Returning, then, to the present case, the fundamental difficulty with the approach adopted by the Information Commissioner is that, whilst the Information Commissioner expressly acknowledged the need to evaluate “all relevant circumstances surrounding the communication” and that those relevant circumstances included public interest considerations,[65] in fact the only circumstance to which the Information Commissioner paid regard when considering whether the information was conveyed in circumstances which imparted an obligation of confidence was the “public interest exception”.  The Information Commissioner did not refer to any of the other relevant circumstances under which the information was given, and focused solely on whether the Information Commissioner’s conception of the “public interest” effectively trumped the potential availability of equitable protection.
  5. [85]
    So much is clear from the Information Commissioner’s conclusions, quoted above at [17] and [18].
  6. [86]
    Counsel for the QNU contended, correctly in my view, that the public interest “forms part of the matrix of relevant considerations that bear on construing the effect of the communication”.[66]  The problem in this case, however, is that the Information Commissioner did not in any way identify or consider that “matrix of relevant considerations”, but focused solely on the issue of public interest.
  7. [87]
    Similarly, the argument by counsel for the QNU that Ramsay’s argument amounts to a contention that the Information Commissioner afforded too much weight to the public interest considerations overlooks the fact that the public interest was the only factor considered by the Information Commissioner.  There was no balancing of that consideration against “other variables such as the relevant terms of the service agreement and the statutory framework”.[67]
  8. [88]
    By approaching the matter in this way, the Information Commissioner effectively elevated the consideration of the public interest to the status of a determinative requirement for ascertaining whether the information was conveyed in circumstances which created an equitable obligation of confidence.  For the reasons given above, this was an erroneous approach to and application of the relevant law, and accordingly the appeal on this ground must be allowed.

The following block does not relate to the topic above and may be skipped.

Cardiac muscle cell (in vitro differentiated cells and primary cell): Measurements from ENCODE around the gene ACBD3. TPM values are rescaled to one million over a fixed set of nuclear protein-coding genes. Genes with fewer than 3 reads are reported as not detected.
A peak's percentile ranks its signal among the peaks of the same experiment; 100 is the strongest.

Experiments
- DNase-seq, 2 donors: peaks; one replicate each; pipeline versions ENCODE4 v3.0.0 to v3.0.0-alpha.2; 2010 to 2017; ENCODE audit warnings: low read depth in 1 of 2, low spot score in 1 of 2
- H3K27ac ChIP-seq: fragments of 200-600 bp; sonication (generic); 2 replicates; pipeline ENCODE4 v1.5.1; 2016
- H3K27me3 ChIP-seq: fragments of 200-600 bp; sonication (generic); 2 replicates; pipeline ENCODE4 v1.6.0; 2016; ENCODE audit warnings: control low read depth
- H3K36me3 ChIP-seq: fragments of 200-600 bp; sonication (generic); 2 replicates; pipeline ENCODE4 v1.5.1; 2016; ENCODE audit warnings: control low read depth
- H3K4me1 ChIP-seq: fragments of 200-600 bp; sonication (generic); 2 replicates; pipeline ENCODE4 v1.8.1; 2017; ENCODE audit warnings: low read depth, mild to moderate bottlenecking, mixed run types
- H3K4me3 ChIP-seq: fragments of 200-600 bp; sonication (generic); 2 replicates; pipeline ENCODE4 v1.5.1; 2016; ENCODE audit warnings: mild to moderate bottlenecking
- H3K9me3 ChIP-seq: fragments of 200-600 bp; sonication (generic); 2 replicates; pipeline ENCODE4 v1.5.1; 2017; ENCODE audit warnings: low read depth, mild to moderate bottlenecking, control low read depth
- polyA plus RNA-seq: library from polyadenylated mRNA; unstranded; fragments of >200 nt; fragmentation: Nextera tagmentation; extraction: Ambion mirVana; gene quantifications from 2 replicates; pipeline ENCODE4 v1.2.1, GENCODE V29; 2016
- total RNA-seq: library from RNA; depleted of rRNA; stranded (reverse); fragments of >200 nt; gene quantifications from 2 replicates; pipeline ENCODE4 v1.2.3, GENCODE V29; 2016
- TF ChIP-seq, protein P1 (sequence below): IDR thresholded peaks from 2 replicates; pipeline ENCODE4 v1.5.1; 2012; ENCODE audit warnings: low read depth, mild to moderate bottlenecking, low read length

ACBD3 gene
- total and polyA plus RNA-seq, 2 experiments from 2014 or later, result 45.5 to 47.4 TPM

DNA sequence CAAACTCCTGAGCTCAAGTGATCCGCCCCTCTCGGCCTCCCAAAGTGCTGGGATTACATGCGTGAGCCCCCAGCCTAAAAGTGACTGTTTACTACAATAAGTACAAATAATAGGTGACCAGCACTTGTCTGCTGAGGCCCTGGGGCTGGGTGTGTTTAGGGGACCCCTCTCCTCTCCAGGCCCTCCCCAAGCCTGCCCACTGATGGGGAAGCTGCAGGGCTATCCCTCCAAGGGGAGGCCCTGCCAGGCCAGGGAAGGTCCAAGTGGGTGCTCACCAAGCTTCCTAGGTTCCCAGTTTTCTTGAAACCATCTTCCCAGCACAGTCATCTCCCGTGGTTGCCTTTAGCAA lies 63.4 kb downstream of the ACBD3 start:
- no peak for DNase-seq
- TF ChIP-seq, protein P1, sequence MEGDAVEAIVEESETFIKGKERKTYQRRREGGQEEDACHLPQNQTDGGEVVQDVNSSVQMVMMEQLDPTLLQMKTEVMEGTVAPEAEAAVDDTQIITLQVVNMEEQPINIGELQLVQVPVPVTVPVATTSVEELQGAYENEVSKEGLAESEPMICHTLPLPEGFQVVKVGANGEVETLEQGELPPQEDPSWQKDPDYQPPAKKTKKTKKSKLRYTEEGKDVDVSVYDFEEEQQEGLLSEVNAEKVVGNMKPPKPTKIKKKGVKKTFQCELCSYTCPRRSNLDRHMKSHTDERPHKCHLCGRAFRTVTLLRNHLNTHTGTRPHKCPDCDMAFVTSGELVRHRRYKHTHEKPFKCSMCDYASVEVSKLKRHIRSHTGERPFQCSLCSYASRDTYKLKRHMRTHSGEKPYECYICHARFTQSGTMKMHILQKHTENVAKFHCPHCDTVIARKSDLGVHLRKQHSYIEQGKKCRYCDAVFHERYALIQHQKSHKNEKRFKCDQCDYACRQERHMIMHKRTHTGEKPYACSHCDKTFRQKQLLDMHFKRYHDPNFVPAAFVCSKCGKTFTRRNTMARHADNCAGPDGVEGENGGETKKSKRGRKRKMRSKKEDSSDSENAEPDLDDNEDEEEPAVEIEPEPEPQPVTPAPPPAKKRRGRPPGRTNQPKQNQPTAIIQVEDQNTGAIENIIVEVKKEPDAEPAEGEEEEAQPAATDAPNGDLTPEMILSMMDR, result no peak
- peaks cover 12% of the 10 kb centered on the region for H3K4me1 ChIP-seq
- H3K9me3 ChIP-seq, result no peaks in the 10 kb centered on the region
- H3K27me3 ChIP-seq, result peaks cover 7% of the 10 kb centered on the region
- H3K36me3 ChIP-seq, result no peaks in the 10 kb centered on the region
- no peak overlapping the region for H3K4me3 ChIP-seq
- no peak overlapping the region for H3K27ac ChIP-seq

9. [89]
    Before concluding, there is a further observation to make concerning another aspect of the Information Commissioner’s considerations under this part of the decision.
  10. [90]
    As set out above at [16], the Information Commissioner invoked what were described as “five cumulative requirements [which] must be established to give rise to an equitable obligation of confidence”, the fifth of which was that disclosure of the information cause detriment. 
  11. [91]
    That catalogue of five requirements has regularly been invoked in decisions by the Information Commissioner,[68] and has its genesis in Information Commissioner Albeitz’ decision in Re B
  12. [92]
    The requirement of detriment was referred to by Mason J in The Commonwealth v John Fairfax & Sons Ltd,[69] citing in turn the decision of Megarry J in Coco v AN Clark (Engineers) Ltd.  Whether Megarry J in fact specified that as a requirement or, indeed, questioned whether “detriment” is essential is essayed in Meagher, Gummow and Lehane (5th ed) at [42-095].
  13. [93]
    Be that as it may, as was noted by Mitchell J in Wilson v Ferguson,[70] the existence of a requirement to show detriment has been doubted in subsequent cases.  For example, in Ammon v Consolidated Minerals Ltd [No 3],[71] Martin CJ observed:

The third element of the cause of action identified by Megarry J in Coco (at 47), was described by him as ‘an unauthorised use of the information to the detriment of the party communicating it’.  In Lac Minerals Ltd v International Corona Resources Ltd [1989] 2 SCR 574; (1989) 16 IPR 27, this third element was referred to by LA Forest J as the element of misuse of the information.  That terminology avoids specific reference to the element of detriment – an element which later cases strongly suggest is not an essential component of the equitable claim for breach of confidence – see for example Attorney-General v Observer Ltd (1990) 1 AC 109; National Roads and Motorists’ Association Ltd v Geeson [2001] NSWCA 343; (2001) 40 ACSR 1 at [58]; N P Generations Pty Ltd v Feneley [2001] SASC 185; (2001) 80 SASR 151 at [21].  Although the matter is not entirely free from doubt, the better view seems to be that detriment is not an essential element of the cause of action.